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Free sample with my last order, thank you CLT. I used it to test the effects of one of my jian shu teapots compared with a gaiwan, and honestly, prefered it out of a gaiwan.

The teapot stole some of the sharper higher notes, and in this case the higher notes made this tea better. This tea is very clean, no off-flavors and no fermentation. I don’t remember any smokiness or bitterness as others have reported. Perhaps those notes are already transformed and this tea has moved on?

Classic sweet date flavor, mildly complex, and the aftertaste wasn’t too long, but there was a little. I preferred this much more than the 2008 Bulang shu which I bought a brick of, don’t get me wrong the 2008 is good but I like this 2014 vintage better. The brick still has more fermentation whereas this 2014 version has none.

This tea agreed with me and was easy on the stomach.

I don’t remember any chi from the first day I drank this. But the following day I mixed the tea from both gaiwan and teapot and grandpa brewed it and experienced a strong wave of energy and goosebumps, power, and strength. It was invigorating.

Decent longevity, it outlasted me and carried over to a second day. If there’s any left, I’ll be adding a brick to my next order.

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I approached this as an herbal tea, not puerh.

The shu puerh is in there, but it takes a back seat. It provides mostly body and structure, mouthfeel, and a deep smoothness to this tea.

Earthy flavors of shu are not noticeable, but when I really look I can find a hint of them, and they balance the otherwise sharp peppermint.

Vanilla is hard to find but think its just rounding out the overall experience, adding complexity.

I enjoyed this quite a bit. A ‘touch’ of sweetener may enhance this, maybe next time I brew this I’ll add a dab of honey.

Steeping time needs to be pushed, I think this is best brewed western style with multi-minute steepings. Gongfu brewing didn’t give me much flavor except mint. You really need the extra steeping time to draw out the puerh and vanilla.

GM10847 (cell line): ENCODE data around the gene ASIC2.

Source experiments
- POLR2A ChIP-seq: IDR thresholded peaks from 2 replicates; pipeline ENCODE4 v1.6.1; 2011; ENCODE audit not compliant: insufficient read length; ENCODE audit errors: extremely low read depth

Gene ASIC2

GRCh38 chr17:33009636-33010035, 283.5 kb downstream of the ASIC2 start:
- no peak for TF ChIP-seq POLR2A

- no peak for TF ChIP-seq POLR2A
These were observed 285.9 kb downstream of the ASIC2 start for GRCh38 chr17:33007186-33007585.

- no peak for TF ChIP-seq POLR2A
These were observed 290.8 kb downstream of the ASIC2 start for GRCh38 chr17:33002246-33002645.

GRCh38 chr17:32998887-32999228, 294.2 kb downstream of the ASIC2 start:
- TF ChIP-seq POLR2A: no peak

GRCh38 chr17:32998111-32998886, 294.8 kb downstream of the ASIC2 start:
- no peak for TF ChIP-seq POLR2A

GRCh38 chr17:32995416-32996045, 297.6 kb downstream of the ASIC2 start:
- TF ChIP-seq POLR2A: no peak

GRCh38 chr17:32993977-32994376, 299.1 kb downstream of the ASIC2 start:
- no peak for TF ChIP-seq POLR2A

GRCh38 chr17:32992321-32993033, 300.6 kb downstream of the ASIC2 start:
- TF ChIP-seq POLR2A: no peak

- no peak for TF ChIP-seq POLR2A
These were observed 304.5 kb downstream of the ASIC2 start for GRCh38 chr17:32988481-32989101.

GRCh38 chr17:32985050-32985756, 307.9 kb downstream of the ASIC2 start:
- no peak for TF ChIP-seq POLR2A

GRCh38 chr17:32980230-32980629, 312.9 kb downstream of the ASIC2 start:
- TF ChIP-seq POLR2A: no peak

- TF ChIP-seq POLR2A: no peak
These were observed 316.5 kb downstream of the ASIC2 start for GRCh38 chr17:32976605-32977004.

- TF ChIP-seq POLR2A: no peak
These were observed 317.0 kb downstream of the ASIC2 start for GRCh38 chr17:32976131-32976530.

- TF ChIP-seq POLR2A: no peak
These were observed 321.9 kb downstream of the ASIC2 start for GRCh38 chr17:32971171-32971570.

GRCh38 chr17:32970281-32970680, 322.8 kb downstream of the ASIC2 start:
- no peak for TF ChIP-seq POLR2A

I think this is peppermint but its very well balanced.

This tea leaves a fresh feeling in my mouth (guessing from the mint).

A fun treat, this would be nice to cozy up with as the cold weather approaches.

Flavors: Earth, Peppermint, Vanilla, Wood

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This tea is very very good, and very high quality. Hands down the best jasmine pearl I’ve ever had.

My history with jasmine pearls is a bumpy road, I’ve tried many always wanting to like this style of tea. But most jasmine pearls get too strong and bitter, drying/astringent, or they’re too weak and faded, and most don’t have much jasmine taste or aromas after the first or second steeping. And not to sound like Goldie Locks, but Hojo’s jasmine pearls are “just right”.

I cooled the water slightly from a boil by passing it through an Akitsu Mumyoi teapot I got from Hojo, using the teapot as a samashi (cooling pitcher). I poured the slightly cooled water into a tall glass, with just enough jasmine pearls to cover the bottom of the glass.

This tea lasted over 5 steepings before beginning to fade (that’s 5 full glasses of tea).

Super long, pleasant, and strong aftertaste of sweet jasmine with a touch of honey. No bitterness, no sour, this is a wonderful tea to have after breakfast. The flavor just goes on and on and on…this lasts longer than a lot of puerh I’ve been sampling recently. I’m very impressed with this tea.

Believe it or not there’s quite a lot of huigan in this tea too. A pleasant cooling effect in the mouth and throat.

Not my usual indulgence, but wanting to mix it up today, and this is something I see myself returning to more often in the future. This is good!

Flavors: Floral, Flowers, Honey, Honeysuckle, Jasmine, Sweet

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brewed in gaiwan

smells rich, smooth and smokey, but not sweet.

After just the first tiny sip, a wave went through my body, not enough to get goosebumps, but a wave of expansive gentle energy from my very center moving outward to the edges of my skin.

The flavor is a bit of ash, malt, straw, apricot, not too complex, but smooth and balanced. No bitterness.

After 2-3 cups my tongue got a very gentle dancing tingling in the middle of it.

After about 4-5 brews I started feeling the tea drunk coming over me.

Huigans and aftertaste, etc were all pretty weak. The only thing I noticed was the tea drunkeness. Not sure if I really enjoyed it though. I would have to say right now, this is not my cup of tea. It will make you drunk, but I don’t like being drunk. If I want to get drunk I’ll drink beer.

Its expensive for sure.